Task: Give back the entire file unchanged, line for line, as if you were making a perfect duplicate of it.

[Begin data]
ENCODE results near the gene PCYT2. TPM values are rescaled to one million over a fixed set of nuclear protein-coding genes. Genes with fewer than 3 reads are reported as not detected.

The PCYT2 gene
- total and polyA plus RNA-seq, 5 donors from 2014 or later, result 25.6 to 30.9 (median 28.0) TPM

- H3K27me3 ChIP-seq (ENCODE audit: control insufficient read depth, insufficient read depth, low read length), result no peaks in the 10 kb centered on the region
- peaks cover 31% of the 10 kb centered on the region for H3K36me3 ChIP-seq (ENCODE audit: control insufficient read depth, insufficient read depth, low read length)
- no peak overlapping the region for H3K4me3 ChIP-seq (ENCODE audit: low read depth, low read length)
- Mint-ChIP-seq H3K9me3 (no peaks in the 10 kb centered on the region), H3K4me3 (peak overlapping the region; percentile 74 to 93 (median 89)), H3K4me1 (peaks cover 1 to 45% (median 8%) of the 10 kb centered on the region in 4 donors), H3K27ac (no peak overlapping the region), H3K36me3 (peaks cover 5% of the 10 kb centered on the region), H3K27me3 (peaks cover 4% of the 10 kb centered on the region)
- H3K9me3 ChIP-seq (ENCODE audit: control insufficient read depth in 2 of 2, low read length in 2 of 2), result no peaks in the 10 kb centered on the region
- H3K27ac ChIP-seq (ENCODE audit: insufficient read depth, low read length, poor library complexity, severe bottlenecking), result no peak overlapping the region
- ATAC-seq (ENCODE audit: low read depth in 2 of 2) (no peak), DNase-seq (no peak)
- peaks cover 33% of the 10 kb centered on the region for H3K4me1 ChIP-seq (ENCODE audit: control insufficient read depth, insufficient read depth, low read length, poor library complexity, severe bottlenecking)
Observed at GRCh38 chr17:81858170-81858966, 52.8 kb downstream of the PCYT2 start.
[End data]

ENCODE results near the gene PCYT2. TPM values are rescaled to one million over a fixed set of nuclear protein-coding genes. Genes with fewer than 3 reads are reported as not detected.

The PCYT2 gene
- total and polyA plus RNA-seq, 5 donors from 2014 or later, result 25.6 to 30.9 (median 28.0) TPM

- H3K27me3 ChIP-seq (ENCODE audit: control insufficient read depth, insufficient read depth, low read length), result no peaks in the 10 kb centered on the region
- peaks cover 31% of the 10 kb centered on the region for H3K36me3 ChIP-seq (ENCODE audit: control insufficient read depth, insufficient read depth, low read length)
- no peak overlapping the region for H3K4me3 ChIP-seq (ENCODE audit: low read depth, low read length)
- Mint-ChIP-seq H3K9me3 (no peaks in the 10 kb centered on the region), H3K4me3 (peak overlapping the region; percentile 74 to 93 (median 89)), H3K4me1 (peaks cover 1 to 45% (median 8%) of the 10 kb centered on the region in 4 donors), H3K27ac (no peak overlapping the region), H3K36me3 (peaks cover 5% of the 10 kb centered on the region), H3K27me3 (peaks cover 4% of the 10 kb centered on the region)
- H3K9me3 ChIP-seq (ENCODE audit: control insufficient read depth in 2 of 2, low read length in 2 of 2), result no peaks in the 10 kb centered on the region
- H3K27ac ChIP-seq (ENCODE audit: insufficient read depth, low read length, poor library complexity, severe bottlenecking), result no peak overlapping the region
- ATAC-seq (ENCODE audit: low read depth in 2 of 2) (no peak), DNase-seq (no peak)
- peaks cover 33% of the 10 kb centered on the region for H3K4me1 ChIP-seq (ENCODE audit: control insufficient read depth, insufficient read depth, low read length, poor library complexity, severe bottlenecking)
Observed at GRCh38 chr17:81858170-81858966, 52.8 kb downstream of the PCYT2 start.